This section is from the book "Progressive Lessons In The Art and Practice of Needlework", by Catherine F. Johnson. Also available from Amazon: Progressive Lessons In The Art And Practice Of Needlework.
Fig. 80 - Pattern of a basque.
To pin the lining to the model form: From one end of the fold of the hem, measure vertically 4 1/2 in. From the same end, measure horizontally 2 in. Cut the curve from 4 1/2 in. to 2 in., place the 4 1/2 in. point at the lower part of the front neck and pin the hem to the centre of the front, placing the pins 1 1/2 in. apart. Pin down the desired length for a basque.
To form the darts :From the folded edges of the hem at the fullest part of the chest, measure horizontally to the left 3 in. and 5 1/2 in., place a pin at the 3 in. point and at 5 1/2 in. point, for the top of the darts. Pin the darts in the same manner as in the round waist, fitting the seams below the waist line. The darts will now be 2 1/2 in. apart at the top, 1 in. apart at the waist line, and 1 1/2 in. at the lower edge of the basque. Draw the lining smoothly and pin it to the shoulder. From the folded edges of the hem smooth and pin the lining to the arm-size and under the arm; cut the arm-size.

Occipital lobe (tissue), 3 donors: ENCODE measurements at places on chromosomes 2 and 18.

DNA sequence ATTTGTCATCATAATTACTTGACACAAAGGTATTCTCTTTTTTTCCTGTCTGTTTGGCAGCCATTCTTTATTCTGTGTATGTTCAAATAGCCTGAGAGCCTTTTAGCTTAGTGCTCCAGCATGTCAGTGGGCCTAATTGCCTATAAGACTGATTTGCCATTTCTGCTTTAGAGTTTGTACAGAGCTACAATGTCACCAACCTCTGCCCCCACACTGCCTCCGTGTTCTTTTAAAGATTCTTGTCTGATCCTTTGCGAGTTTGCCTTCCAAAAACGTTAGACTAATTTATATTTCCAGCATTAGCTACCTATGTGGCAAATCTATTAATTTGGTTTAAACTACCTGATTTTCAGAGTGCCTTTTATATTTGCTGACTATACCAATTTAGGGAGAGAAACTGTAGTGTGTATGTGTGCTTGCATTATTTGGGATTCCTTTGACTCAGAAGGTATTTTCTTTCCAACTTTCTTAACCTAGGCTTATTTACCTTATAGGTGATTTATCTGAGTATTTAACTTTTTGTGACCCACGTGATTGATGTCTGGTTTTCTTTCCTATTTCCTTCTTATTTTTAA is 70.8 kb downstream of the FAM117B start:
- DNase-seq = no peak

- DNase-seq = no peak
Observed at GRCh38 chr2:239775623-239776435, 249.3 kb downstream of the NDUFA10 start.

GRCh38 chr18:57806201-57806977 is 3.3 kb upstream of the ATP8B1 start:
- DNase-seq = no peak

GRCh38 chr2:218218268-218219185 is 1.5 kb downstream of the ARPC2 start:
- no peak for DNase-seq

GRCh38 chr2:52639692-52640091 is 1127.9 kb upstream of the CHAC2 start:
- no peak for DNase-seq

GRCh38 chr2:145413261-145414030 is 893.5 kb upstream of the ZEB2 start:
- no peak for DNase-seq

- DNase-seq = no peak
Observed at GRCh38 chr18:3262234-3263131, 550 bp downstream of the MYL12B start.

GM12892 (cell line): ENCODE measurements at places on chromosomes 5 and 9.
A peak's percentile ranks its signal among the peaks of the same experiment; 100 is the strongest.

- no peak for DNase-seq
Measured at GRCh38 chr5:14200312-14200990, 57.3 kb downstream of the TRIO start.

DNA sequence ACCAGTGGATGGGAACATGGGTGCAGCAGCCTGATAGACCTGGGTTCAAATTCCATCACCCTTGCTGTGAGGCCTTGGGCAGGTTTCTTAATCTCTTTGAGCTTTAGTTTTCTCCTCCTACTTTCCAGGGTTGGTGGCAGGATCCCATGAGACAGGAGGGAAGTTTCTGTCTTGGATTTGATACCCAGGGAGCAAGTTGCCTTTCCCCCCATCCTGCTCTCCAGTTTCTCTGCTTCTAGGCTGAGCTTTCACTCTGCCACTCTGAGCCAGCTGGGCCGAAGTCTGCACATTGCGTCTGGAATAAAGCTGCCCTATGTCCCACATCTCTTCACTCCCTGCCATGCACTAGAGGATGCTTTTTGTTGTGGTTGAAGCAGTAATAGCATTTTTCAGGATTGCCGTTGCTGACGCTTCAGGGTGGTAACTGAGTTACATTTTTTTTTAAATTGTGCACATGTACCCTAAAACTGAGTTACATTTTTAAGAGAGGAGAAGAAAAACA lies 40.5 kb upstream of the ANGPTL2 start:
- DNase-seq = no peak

To fit the under-arm pieces : Pin vertically two straight pieces of the lining together (to hold the under pieces together while fitting); pin these pieces by a horizontal thread to the waist line, and pin by a vertical thread from the waist line to the arm-size; continue the front curve of the arm-size by cutting these pieces; pin the fronts to the under-arm pieces, making the curve for the body on the fronts and below the waist line. This makes the first under-arm seam.
To fit the back :Using the cloth double, fold 1 1/2 in. as for a hem, pin this fold down the centre of the back, placing the pins 1 1/2 in. apart. Five in. above the waist line, pin a dart beginning with one thread (as in a front dart), curve this dart to the form, making it 1/2 in. wide at the waist line; then curve outward below the waist line to fit the form. Beginning at the neck, smooth the lining from the pinned fold to the shoulder, pin the front and back together for the shoulder seam, which should be 5 in. long. Make this seam 1 in. back from the top of the shoulder.
To cut the back arm-size and curve for the side form: -Cut vertically downward 3 in. from the lower end of the shoulder seam for the back arm-size; from this point cut the curve for the side form, making the back centre pieces 2 in. wide at the waist line.